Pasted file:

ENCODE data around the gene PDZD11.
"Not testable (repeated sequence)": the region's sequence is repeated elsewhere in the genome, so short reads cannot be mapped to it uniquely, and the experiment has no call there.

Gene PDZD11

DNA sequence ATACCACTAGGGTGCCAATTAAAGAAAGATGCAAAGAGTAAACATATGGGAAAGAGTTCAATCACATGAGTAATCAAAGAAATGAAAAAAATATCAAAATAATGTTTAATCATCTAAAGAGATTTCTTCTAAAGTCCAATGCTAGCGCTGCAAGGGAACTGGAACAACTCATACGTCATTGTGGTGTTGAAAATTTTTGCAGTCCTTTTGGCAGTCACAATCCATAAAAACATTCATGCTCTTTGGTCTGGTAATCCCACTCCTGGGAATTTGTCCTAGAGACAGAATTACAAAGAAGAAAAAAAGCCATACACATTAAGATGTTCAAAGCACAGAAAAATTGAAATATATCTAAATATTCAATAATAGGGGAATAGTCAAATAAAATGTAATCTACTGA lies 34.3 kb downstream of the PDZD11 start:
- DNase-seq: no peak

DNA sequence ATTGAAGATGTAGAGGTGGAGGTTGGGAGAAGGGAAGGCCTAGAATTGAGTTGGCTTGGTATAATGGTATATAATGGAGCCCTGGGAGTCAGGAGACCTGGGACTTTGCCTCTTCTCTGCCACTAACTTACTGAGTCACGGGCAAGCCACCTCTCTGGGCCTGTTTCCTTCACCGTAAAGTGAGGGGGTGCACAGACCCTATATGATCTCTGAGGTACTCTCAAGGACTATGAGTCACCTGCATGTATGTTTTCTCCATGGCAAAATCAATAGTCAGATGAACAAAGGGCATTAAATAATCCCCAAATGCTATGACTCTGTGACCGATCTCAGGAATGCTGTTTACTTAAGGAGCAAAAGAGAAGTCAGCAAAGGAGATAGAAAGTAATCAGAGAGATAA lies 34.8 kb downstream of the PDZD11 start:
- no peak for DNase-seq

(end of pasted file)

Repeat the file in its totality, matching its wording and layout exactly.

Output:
ENCODE data around the gene PDZD11.
"Not testable (repeated sequence)": the region's sequence is repeated elsewhere in the genome, so short reads cannot be mapped to it uniquely, and the experiment has no call there.

Gene PDZD11

DNA sequence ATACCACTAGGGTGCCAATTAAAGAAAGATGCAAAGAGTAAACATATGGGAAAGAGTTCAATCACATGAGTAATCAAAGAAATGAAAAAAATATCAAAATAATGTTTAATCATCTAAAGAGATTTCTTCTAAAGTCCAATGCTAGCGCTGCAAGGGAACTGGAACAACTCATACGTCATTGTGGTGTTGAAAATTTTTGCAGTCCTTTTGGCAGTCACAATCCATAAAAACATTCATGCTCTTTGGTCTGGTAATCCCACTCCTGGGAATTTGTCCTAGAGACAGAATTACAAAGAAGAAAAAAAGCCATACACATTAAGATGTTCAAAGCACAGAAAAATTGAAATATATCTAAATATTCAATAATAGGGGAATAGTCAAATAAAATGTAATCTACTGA lies 34.3 kb downstream of the PDZD11 start:
- DNase-seq: no peak

DNA sequence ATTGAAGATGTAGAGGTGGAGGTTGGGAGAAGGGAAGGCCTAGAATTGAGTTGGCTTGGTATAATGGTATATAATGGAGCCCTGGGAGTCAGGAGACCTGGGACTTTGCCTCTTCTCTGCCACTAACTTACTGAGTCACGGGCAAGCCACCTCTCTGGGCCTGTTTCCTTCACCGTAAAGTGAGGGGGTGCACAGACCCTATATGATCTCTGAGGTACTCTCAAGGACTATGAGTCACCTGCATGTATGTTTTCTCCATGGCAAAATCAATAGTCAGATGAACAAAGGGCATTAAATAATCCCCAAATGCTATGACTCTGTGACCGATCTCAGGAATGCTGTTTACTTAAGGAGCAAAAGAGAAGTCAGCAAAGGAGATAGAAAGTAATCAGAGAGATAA lies 34.8 kb downstream of the PDZD11 start:
- no peak for DNase-seq